In one of his most extensive and revealing interview since he was elected in March 2013, Pope Francis has sent shock waves through the Roman Catholic church on Thursday with the publication of his remarks that the church had grown "obsessed" with matters such as abortion, gay marriage and contraception. As reported by the New York Times, the Popes' surprising comments came in an interview in which it is said that he criticized the church for putting dogma before love, and for prioritizing moral doctrines over serving the poor and the marginalized.
Under this papacy's leadership, one can expect, as articulated in his vision, an inclusive church, a "home for all." And while it is true that the Popes' interview did not change church doctrine or policies, it is evident that it has instantly changed its tone. Here are some excerpts from the Popes' interview with a fellow Jesuit:
"It is not necessary to talk about these issues all the time. The dogmatic and moral teachings of the church are not all equivalent. The church's pastoral ministry cannot be obsessed with the transmission of a disjointed multitude of doctrines to be imposed insistently."
"We have to find a new balance, otherwise even the moral edifice of the church is likely to fall like a house of cards, losing the freshness and fragrance of the Gospel."
"I see the church as a field hospital after battle," Francis said. "It is useless to ask a seriously injured person if he has high cholesterol and about the level of his blood sugar. You have to heal his wounds. Then we can talk about everything else."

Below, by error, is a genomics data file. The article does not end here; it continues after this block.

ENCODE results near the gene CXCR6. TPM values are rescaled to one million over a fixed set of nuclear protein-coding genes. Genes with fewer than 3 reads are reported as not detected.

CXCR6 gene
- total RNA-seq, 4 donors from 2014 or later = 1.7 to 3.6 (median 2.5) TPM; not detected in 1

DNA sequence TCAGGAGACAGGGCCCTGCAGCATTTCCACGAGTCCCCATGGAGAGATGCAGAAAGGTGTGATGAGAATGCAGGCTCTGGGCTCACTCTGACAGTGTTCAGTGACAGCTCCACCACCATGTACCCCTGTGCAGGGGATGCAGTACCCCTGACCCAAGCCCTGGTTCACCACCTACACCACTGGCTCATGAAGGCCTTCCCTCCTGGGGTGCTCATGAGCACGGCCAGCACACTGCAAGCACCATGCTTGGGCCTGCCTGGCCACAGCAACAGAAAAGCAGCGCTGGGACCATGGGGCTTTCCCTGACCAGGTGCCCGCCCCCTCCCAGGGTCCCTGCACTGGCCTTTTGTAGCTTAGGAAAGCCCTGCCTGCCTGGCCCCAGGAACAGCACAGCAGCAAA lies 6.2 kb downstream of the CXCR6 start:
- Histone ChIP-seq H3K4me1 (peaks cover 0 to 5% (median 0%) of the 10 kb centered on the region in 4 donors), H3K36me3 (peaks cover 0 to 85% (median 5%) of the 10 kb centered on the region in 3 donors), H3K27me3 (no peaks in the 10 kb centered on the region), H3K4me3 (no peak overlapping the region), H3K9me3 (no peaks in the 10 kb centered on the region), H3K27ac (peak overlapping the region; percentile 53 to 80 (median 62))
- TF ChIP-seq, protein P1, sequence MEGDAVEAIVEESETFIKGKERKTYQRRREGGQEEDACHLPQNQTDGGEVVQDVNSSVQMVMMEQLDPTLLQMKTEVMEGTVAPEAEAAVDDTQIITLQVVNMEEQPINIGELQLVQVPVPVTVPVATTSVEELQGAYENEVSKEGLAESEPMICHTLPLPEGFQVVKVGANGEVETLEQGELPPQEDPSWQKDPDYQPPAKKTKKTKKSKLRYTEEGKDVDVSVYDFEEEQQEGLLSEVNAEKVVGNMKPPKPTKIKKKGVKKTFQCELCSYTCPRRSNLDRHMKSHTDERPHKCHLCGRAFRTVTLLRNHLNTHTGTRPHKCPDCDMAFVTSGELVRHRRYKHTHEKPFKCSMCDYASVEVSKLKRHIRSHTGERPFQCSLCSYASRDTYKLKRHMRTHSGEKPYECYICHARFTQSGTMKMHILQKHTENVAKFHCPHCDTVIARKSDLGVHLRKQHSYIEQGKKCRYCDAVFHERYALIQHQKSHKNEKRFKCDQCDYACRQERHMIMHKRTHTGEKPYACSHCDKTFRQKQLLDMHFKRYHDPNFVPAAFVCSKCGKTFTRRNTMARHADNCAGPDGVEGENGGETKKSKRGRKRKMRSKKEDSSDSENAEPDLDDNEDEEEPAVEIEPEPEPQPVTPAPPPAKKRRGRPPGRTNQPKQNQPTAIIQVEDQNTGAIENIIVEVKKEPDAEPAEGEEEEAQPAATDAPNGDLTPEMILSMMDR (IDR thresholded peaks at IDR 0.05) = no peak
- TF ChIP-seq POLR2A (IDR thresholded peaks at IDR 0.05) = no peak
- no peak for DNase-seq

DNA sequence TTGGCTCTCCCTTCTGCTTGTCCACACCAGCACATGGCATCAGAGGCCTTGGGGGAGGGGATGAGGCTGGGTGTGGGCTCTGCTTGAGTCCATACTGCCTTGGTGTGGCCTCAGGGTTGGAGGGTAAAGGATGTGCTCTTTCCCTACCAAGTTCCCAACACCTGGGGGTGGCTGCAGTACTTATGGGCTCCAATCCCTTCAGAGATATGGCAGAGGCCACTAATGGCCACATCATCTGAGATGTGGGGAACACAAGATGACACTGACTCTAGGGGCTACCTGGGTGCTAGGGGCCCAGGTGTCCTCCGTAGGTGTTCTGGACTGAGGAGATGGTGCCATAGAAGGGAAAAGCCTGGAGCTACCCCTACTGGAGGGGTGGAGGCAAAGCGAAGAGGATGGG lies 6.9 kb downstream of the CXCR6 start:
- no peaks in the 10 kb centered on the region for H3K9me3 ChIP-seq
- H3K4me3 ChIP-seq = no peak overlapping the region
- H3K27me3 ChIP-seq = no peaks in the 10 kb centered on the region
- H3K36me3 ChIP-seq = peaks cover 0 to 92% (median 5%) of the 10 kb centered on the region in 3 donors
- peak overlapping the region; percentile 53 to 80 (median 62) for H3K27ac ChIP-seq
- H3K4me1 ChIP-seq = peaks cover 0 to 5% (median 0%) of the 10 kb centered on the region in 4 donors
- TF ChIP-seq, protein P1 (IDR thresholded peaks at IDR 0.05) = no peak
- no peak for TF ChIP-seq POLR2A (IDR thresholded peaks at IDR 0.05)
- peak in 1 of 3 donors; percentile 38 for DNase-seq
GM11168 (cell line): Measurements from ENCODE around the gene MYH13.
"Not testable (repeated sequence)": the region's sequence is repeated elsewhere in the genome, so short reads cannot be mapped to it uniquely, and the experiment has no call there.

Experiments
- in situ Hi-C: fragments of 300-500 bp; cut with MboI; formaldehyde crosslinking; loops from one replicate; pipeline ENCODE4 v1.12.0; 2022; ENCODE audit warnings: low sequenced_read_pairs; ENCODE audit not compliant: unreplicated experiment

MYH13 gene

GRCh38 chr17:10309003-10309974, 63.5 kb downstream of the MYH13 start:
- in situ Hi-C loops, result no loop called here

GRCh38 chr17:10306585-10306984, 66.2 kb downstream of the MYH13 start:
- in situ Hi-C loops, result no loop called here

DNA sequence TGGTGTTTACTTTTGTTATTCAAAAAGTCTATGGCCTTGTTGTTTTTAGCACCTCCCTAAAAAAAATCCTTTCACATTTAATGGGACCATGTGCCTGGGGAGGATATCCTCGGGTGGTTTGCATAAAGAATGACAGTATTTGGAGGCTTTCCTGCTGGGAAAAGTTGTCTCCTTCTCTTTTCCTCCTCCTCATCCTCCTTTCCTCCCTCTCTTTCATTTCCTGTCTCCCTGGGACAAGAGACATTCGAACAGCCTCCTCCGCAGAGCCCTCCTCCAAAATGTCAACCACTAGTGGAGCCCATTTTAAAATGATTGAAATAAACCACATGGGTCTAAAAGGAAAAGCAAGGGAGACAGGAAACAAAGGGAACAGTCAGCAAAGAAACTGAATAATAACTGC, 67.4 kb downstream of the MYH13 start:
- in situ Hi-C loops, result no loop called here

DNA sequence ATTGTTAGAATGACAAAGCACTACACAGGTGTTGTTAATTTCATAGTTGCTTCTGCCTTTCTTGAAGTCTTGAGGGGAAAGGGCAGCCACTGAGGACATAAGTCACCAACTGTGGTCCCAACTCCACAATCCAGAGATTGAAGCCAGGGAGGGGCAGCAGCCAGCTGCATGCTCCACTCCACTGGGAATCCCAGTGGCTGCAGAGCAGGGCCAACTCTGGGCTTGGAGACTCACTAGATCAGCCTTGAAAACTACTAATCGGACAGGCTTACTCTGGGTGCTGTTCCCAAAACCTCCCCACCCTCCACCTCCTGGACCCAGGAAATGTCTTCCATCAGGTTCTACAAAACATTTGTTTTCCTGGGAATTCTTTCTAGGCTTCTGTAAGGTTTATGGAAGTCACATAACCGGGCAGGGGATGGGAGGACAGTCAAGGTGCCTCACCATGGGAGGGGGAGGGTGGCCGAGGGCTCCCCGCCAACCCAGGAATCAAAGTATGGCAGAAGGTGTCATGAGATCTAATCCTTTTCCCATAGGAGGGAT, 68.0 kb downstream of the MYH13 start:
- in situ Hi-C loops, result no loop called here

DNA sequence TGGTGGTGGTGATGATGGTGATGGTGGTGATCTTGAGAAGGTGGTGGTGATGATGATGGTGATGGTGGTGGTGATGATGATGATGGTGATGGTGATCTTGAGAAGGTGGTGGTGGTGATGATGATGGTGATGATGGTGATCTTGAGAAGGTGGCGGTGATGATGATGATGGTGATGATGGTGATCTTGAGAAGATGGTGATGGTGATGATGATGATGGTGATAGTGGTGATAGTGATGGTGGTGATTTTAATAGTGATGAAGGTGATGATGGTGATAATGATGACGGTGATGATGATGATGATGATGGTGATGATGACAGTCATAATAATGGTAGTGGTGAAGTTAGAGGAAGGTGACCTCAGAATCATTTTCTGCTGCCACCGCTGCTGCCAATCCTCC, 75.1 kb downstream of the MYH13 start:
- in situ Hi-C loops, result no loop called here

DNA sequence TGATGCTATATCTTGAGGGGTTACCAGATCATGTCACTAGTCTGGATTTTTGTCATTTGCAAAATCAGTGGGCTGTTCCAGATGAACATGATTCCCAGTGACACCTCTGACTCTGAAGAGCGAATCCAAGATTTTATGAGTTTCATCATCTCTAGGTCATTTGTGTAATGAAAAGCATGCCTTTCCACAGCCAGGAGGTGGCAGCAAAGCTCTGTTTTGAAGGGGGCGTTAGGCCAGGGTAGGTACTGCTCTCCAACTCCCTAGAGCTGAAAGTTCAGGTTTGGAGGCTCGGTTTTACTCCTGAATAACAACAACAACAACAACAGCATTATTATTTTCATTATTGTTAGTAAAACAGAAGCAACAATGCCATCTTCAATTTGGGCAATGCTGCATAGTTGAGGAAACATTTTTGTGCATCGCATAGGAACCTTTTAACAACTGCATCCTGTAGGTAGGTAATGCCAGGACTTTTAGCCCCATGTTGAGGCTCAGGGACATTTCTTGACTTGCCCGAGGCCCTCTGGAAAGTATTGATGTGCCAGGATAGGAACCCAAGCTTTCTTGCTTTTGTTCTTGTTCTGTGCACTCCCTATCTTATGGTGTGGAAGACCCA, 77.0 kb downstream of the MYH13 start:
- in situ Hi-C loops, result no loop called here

"A person once asked me, in a provocative manner, if I approved of homosexuality," he told Father Spadaro. "I replied with another question: 'Tell me: when God looks at a gay person, does he endorse the existence of this person with love, or reject and condemn this person?' We must always consider the person."
Asked what it means for him to "think with the church," a phrase used by the Jesuit founder St. Ignatius, Francis said it did not mean "thinking with the hierarchy of the church."
"This church with which we should be thinking is the home for all, not a small chapel that can hold only a small group of selected people," he said. "We must not reduce the bosom of the universal church to a nest protecting our mediocrity."
Father Spadaro is said to have conducted the interview during three meetings in the Pope's spartan quarters in Casa Santa Marta, the Vatican guesthouse where Francis said he had chosen to live because it is less isolated than the papal apartment in the Apostolic Palace. The interview, kept under wraps for weeks by the Jesuits was released simultaneously on Thursday, by 16 Jesuit journalists from around the world.